Basketball

BERKSHIRE EAGLE FILE Once, it was hard to imagine there would be a high school basketball season. As the campaign nears its end, it’s been a success.

Success can be measured in many ways. A Duck Boat parade is most certainly a sign of success.

But here in Berkshire County this winter, the idea that a high school athlete’s parent had to wash their child’s basketball uniform amounts to a major sign of success.

Just Friday night, Hoosac Valley’s two basketball teams got on buses in Cheshire and drove south to Monument Mountain High School, and the games were on. So far, Hoosac, Monument, Mount Greylock, Mount Everett and Wahconah have played basketball and the games have gone off without a hitch.

Of course, there are no fans present at these games, but some of the gyms still look a little overcrowded.

Take Monument for example. The home team sits where it normally sits, but on socially distanced chairs instead of on the front row of the bleachers. And those bleachers are all pushed up against the wall. The visiting team sits on the other side of the basketball court, also in socially distanced chairs.

The clock and scoreboard operator sits at one table, the shot clock operator sits at one table, while the official scorer sits at a third table. There is a fourth table at Monument for the media.

On the opposite side from that table are a number of chairs stacked up. I imagine that they are used in the gym during the day.

But once we have a tip-off, it’s basketball.

The staffs and the administrations at the aforementioned high schools deserve plaudits for the successful launch of the winter sports season. That the basketball, Nordic and Alpine skiing and swimming seasons have gotten off to good starts is a tribute to parents, teachers, administrators, coaches and athletes.

Sure, we’re missing sectional and state playoffs this winter, which is too bad. However, had you asked me just after Thanksgiving if I thought there would be winter sports, I am not certain I would have been able to answer the question in the affirmative.

With Drury, Lee and eventually Pittsfield and Taconic joining the party, it is fair to say that the winter basketball season has been a pretty successful one.

So, what have I seen that I like? What have I not liked?

What I don’t like is the situation at the free throw line. When a shooter is fouled in the act, he or she gets two free throws. On the first free throw, nobody except for the shooter is allowed at the foul line or along the lane. Not usual, but no big deal because there aren’t rebounds on the first shot anyway. It’s on the second shot that I have a little difficulty with.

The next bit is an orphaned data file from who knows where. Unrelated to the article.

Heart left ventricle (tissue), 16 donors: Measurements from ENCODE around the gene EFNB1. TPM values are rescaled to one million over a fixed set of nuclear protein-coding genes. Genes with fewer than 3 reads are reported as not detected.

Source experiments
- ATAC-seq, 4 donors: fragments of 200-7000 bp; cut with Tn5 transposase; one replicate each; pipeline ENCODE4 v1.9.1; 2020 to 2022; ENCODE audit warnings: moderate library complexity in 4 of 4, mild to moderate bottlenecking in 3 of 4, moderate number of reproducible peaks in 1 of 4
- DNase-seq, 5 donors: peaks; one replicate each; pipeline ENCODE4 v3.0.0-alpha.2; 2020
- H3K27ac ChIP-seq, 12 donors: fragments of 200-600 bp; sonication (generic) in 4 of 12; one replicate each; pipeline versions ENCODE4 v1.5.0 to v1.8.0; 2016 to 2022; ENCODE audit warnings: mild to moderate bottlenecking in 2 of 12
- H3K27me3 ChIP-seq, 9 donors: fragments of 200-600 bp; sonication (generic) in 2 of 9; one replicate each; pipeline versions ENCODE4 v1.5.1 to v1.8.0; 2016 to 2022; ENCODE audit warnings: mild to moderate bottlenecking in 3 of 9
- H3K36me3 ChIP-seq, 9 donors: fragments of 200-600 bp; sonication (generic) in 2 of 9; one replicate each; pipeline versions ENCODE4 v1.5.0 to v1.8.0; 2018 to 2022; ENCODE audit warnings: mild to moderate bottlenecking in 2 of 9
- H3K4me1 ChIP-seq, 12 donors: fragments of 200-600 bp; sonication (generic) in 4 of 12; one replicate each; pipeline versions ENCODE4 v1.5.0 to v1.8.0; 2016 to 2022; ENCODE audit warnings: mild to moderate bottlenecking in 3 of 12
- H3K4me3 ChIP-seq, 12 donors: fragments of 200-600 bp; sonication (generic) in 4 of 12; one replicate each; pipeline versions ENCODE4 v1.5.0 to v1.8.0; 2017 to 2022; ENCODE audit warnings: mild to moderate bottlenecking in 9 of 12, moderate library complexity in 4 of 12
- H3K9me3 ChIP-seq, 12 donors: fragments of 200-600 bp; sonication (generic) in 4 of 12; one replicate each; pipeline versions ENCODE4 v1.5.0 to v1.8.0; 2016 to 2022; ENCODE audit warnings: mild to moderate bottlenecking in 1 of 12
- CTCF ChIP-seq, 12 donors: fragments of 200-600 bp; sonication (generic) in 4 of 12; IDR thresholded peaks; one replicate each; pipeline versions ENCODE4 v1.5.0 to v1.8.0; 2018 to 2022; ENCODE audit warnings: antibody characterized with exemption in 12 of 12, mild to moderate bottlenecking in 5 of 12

Only two defensive players, one on each side of the lane, are allowed on the second free throw — or for the front end of a one-and-one. That, of course, makes it more difficult for the offensive team to get an offensive rebound on the free throw miss.

I do understand the health and safety reason for limiting players on the lane. If you have been watching basketball for some time, you know that an offensive putback on a missed free throw in a close game could be a huge play in the game. It’s the type of play that can spur the trailing team into catching up and going ahead.

The other major rule change is no opening jump ball. A pregame coin toss determines who gets the ball first in the first quarter. After watching that several times, It wouldn’t pain me to see that rule installed in games, once the pandemic is behind us.

This isn’t the NBA, where there are multiple jump balls. Like in college, high school games require the use of possession arrows to tell fans, players and officials who gets the ball next. Is there really a need for one jump ball?

I wonder if, however, in an effort for school districts to save money, that virtual swim meets might become more of a thing?

A virtual meet is actually a real meet when kids from Team A swim in their pool, but kids from Team B swim in their home pool. Then times are compared and winners are determined.

It isn’t as much fun as a dual meet, and it sure takes all of the excitement out of that final relay race that would determine a winner or a loser.

Virtual meets have gone on across the state, and have worked out as well as can be expected. While it isn’t something I would ever like to see come into play, we’ll wait and see.

So, thanks to everyone for getting through this winter.

And don’t forget, Fall II will be here sooner than you think.

Howard Herman can be reached at hherman@berkshireeagle.com or 413-496-6253. On Twitter:

@howardherman.

Sportswriter-Columnist

Howard Herman is a sports columnist at The Berkshire Eagle. The dean of full-time sportswriters in Western Mass., he has been with the Eagle since 1988, and is a member of the New England Baseball and Basketball Hall of Fame.